Spider-Man cocreator Steve Ditko passes away at 90
To call Steve Ditko one of comics’ greatest creators is an understatement. If all (all!) he had achieved in his career was co-creating Spider-Man, then he would have made an indelible mark on pop culture, but he left us so much more.
Born in Pennsylvania, the young Ditko fell in love with comics and art at an early age, eventually going on to study under Joker co-creator Jerry Robinson. He began work at Atlas Comics in 1956. As the company evolved into Marvel, Ditko was already a consistent favourite with readers and when Stan Lee needed an artist to design a hero called Spider-Man in 1962, Ditko drew a thrillingly weird costume.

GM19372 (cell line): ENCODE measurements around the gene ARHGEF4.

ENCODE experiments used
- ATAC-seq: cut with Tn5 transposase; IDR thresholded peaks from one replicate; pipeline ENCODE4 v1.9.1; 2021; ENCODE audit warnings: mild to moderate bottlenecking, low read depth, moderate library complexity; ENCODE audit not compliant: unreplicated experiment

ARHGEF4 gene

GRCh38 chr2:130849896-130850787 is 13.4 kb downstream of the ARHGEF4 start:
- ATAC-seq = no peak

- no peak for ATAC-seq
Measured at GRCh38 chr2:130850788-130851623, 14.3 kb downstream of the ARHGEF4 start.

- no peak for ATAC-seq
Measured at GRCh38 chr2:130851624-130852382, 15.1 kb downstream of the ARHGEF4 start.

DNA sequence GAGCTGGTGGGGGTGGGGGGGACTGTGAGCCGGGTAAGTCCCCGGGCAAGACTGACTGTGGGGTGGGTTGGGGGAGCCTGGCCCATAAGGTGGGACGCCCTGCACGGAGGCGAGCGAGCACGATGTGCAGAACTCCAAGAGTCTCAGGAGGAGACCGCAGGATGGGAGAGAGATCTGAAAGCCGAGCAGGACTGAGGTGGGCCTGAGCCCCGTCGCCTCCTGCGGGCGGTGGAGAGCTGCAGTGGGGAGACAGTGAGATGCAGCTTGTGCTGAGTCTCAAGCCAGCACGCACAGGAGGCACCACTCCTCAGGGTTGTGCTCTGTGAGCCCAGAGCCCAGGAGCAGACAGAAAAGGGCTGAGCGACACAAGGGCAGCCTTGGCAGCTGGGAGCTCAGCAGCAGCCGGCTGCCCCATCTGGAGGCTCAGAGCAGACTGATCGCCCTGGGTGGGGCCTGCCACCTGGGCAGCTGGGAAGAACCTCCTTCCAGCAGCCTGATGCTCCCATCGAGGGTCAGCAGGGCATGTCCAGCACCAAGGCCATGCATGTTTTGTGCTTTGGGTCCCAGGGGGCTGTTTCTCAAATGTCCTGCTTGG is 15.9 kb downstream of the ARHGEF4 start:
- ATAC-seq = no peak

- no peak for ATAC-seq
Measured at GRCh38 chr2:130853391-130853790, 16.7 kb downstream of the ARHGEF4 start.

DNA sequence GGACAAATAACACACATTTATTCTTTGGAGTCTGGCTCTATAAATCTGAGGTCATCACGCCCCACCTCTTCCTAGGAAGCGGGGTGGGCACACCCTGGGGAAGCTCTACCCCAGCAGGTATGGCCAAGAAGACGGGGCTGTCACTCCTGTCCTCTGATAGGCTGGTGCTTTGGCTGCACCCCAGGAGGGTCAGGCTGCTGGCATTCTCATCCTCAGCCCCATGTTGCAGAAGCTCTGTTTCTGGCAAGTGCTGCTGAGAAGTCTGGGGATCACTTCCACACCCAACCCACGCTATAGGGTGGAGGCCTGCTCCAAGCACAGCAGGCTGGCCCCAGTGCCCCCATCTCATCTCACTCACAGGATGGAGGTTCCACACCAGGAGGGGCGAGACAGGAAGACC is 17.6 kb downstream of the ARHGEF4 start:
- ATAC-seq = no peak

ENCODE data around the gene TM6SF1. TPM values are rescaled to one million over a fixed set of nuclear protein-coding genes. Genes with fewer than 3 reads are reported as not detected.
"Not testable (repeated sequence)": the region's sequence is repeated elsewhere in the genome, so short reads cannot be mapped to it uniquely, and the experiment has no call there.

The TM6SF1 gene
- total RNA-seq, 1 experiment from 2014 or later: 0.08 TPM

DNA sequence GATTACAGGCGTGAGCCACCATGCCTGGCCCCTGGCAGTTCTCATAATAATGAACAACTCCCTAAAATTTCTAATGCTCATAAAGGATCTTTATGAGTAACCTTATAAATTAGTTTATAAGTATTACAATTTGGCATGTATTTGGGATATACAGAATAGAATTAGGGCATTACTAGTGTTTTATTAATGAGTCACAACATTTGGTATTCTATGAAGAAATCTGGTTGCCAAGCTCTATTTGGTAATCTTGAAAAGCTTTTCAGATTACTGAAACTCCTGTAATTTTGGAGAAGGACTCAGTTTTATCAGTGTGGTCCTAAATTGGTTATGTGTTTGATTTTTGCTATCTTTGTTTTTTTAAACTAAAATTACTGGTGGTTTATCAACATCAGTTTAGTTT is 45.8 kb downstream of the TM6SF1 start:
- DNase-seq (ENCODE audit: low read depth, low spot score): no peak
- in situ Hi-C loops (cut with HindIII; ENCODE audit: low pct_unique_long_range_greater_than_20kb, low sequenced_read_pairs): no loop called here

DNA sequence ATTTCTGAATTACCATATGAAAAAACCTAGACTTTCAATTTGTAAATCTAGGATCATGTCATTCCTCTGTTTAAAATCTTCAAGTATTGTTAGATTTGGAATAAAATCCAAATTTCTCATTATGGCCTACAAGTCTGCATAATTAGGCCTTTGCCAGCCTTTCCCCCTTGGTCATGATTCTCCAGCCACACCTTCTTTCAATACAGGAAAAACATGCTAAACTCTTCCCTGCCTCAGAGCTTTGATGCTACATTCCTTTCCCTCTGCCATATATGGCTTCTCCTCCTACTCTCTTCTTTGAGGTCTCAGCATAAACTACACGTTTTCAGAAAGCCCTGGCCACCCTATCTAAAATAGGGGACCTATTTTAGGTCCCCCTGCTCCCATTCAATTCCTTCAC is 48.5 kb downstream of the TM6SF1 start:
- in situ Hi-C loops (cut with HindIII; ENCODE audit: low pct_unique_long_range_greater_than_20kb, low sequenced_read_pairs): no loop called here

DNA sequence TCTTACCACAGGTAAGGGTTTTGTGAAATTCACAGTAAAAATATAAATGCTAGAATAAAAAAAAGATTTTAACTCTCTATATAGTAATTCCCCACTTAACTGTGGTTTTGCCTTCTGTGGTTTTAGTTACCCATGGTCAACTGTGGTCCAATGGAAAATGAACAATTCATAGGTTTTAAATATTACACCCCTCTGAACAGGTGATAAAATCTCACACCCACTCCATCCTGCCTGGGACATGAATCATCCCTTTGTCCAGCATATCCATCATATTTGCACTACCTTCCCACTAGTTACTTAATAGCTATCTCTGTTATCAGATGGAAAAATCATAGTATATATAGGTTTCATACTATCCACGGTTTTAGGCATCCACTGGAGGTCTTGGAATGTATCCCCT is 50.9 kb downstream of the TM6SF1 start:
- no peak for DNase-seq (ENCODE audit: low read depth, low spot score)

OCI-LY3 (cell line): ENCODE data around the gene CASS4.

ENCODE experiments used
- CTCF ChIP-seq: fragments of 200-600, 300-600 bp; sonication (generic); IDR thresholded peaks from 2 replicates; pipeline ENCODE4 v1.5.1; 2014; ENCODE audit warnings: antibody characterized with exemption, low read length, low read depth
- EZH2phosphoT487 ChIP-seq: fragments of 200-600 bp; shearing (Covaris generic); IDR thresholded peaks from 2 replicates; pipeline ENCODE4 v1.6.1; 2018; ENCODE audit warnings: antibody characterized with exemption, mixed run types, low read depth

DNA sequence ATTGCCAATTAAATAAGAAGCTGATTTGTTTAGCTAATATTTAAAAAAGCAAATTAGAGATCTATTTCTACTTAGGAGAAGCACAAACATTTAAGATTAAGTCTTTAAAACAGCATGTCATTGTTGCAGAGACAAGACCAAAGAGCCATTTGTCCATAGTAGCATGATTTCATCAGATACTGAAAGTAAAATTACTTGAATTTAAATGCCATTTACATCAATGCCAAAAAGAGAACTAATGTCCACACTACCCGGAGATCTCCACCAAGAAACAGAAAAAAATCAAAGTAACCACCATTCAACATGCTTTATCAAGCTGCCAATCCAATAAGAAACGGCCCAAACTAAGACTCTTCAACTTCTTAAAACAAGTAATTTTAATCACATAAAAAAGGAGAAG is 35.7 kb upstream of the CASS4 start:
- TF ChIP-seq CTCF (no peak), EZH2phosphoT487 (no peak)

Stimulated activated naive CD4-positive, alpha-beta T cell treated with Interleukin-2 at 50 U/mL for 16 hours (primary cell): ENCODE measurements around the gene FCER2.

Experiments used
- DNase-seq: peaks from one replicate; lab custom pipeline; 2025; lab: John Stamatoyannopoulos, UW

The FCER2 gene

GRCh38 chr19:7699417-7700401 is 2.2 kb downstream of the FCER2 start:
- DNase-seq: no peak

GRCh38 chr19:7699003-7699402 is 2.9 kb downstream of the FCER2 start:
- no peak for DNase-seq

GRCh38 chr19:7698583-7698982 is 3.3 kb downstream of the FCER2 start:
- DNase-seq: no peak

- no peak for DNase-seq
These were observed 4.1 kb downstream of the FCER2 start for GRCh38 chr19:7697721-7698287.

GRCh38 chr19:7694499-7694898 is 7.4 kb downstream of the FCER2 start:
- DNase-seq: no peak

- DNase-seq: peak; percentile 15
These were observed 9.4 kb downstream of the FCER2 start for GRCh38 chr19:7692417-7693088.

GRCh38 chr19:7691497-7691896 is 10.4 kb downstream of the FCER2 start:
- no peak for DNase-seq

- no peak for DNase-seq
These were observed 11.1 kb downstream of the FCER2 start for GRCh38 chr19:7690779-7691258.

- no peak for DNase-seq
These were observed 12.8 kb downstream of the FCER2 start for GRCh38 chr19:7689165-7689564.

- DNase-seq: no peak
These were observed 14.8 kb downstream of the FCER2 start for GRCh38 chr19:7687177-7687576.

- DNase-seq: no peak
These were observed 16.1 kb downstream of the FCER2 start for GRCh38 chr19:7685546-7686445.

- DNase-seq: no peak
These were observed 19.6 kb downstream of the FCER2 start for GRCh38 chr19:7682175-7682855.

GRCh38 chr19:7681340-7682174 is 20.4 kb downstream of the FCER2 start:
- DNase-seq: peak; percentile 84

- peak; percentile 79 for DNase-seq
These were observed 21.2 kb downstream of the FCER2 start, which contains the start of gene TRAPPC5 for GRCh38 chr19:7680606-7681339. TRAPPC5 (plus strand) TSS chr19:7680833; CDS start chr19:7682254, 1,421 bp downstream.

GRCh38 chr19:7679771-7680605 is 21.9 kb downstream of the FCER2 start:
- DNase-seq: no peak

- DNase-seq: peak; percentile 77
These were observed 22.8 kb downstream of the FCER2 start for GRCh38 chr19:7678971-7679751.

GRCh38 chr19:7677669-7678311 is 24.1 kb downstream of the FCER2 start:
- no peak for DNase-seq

While Spidey is his most famous work, Doctor Strange is arguably Ditko’s most fascinating. From his Bleecker Street home, Strange would embark on pandimensional adventures, full of the psychedelic spirit of the ’60s. Hippies adored Strange and assumed his creator was like-minded – in fact, he was politically conservative.
Ditko left Marvel suddenly in circumstances that remain mysterious. In the years following he worked for numerous smaller publishers before moving to Marvel’s “Distinguished Competition” in 1968. Among his many creations for comics are Shade the Changing Man and The Question.
Like many creators, Ditko didn’t get the credit or the cash he deserved – he claimed never to have seen a cent from the Spider-Man films. But for superhero fans, he remains a name every bit as important as Lee and Kirby. WS